JAN 31, 2017 1:49 PM PST

What Links Bats and Tequila?

WRITTEN BY: Jennifer Ellis

The long-nosed bat is an expert at feeding on the nectar of various cactus flowers without getting pricked. They travel up to 700 miles a year, following cactus bloom cycles from Mexcio to the US and back again. The bat's tongue is as long as its body, enabling it to reach deep into the flowers for the sweet nectar.

As they feed, they transfer pollen that gets trapped in their fur from flower to flower, just as bees do. Sometimes feeding on up to 100 blooms in one night, the long-nosed bat is the primary pollinator of the cactus. To be noted, the bats pollenate Agave cacti, the plants that bring us tequila. Without these bats to help the plants pollenate, the cacti wouldn't be able to provide us with the makings of tequila.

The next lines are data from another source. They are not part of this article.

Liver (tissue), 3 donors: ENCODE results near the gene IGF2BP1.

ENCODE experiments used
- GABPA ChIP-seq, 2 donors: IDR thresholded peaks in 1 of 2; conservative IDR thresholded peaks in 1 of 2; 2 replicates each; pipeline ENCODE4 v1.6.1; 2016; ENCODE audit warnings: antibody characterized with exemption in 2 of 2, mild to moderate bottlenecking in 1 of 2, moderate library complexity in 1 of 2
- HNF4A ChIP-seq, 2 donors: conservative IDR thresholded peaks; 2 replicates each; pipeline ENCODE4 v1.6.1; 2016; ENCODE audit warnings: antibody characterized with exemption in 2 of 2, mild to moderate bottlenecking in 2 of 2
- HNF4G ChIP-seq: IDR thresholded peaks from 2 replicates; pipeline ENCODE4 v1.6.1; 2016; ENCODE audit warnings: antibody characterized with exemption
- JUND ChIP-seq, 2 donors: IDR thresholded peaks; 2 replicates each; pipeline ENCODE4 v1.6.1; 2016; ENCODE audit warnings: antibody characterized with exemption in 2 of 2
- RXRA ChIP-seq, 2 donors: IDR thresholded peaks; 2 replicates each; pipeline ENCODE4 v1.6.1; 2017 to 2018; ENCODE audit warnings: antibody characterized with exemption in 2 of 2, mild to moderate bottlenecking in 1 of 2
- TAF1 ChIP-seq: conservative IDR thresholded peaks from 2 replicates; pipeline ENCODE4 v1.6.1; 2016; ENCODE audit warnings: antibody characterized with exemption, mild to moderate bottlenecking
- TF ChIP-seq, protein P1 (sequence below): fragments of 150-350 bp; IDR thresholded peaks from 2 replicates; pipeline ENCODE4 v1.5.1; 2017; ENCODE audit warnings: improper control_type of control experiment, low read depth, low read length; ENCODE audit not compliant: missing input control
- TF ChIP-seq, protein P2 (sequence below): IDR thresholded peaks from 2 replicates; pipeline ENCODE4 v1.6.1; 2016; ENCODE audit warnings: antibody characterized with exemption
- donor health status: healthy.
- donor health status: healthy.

About the Author
  • I love all things science and am passionate about bringing science to the public through writing. With an M.S. in Genetics and experience in cancer research, marketing and technical writing, it is a pleasure to share the latest trends and findings in science on LabRoots.
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